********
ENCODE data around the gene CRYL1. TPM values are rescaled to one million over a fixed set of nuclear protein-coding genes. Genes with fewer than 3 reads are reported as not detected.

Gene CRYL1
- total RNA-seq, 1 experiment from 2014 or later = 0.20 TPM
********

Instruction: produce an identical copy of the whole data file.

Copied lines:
ENCODE data around the gene CRYL1. TPM values are rescaled to one million over a fixed set of nuclear protein-coding genes. Genes with fewer than 3 reads are reported as not detected.

Gene CRYL1
- total RNA-seq, 1 experiment from 2014 or later = 0.20 TPM